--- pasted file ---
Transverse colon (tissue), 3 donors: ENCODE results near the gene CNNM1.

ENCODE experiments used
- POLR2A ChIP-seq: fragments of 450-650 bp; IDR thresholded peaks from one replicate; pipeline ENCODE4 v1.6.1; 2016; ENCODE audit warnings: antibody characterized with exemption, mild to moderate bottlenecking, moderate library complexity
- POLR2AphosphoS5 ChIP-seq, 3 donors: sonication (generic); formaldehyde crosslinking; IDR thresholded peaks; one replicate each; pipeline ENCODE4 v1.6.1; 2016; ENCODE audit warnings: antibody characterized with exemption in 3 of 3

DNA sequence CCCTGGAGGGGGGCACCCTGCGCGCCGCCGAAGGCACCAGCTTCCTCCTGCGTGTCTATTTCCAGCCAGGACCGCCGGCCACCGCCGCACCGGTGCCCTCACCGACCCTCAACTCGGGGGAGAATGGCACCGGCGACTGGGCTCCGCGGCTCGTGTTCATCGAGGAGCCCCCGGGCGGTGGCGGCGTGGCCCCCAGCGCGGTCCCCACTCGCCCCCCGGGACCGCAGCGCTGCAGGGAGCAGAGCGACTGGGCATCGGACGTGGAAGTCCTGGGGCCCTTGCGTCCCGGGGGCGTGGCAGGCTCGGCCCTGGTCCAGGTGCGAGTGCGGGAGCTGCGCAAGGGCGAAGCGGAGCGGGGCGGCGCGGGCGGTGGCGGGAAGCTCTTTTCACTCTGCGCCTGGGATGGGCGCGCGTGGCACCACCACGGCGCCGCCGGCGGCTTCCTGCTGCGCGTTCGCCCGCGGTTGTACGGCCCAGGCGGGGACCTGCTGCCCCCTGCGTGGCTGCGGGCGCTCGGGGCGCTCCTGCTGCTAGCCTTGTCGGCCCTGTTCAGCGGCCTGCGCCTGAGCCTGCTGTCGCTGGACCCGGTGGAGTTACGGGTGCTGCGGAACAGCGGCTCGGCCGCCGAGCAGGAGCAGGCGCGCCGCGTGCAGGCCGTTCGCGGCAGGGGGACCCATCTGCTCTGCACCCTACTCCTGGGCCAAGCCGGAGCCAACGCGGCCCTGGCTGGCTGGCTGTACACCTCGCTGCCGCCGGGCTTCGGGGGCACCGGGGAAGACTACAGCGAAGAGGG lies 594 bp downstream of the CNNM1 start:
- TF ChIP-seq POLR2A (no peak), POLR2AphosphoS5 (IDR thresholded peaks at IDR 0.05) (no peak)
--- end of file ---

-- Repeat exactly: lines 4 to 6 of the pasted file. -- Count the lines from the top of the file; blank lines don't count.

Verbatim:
- POLR2AphosphoS5 ChIP-seq, 3 donors: sonication (generic); formaldehyde crosslinking; IDR thresholded peaks; one replicate each; pipeline ENCODE4 v1.6.1; 2016; ENCODE audit warnings: antibody characterized with exemption in 3 of 3

DNA sequence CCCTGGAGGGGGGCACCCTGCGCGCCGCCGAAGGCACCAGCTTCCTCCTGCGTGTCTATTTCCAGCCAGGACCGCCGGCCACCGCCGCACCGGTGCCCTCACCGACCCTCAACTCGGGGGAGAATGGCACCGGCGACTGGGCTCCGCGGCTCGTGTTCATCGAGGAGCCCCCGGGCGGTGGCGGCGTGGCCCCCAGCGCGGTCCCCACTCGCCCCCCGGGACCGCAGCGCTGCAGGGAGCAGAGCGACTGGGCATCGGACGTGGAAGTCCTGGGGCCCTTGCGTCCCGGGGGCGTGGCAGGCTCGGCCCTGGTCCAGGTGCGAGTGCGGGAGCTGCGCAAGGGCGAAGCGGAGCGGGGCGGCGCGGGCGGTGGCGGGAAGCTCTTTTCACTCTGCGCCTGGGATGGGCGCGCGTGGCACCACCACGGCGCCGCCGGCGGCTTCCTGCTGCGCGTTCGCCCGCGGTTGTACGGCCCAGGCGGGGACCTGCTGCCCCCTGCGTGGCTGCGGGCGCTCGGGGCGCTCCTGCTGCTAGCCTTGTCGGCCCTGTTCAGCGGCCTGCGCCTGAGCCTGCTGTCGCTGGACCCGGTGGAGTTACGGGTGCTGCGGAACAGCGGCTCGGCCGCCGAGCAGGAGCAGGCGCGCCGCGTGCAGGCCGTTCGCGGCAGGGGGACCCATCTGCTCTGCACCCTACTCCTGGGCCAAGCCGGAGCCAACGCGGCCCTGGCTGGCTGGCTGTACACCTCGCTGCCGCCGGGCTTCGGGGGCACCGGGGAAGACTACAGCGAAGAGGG lies 594 bp downstream of the CNNM1 start:
- TF ChIP-seq POLR2A (no peak), POLR2AphosphoS5 (IDR thresholded peaks at IDR 0.05) (no peak)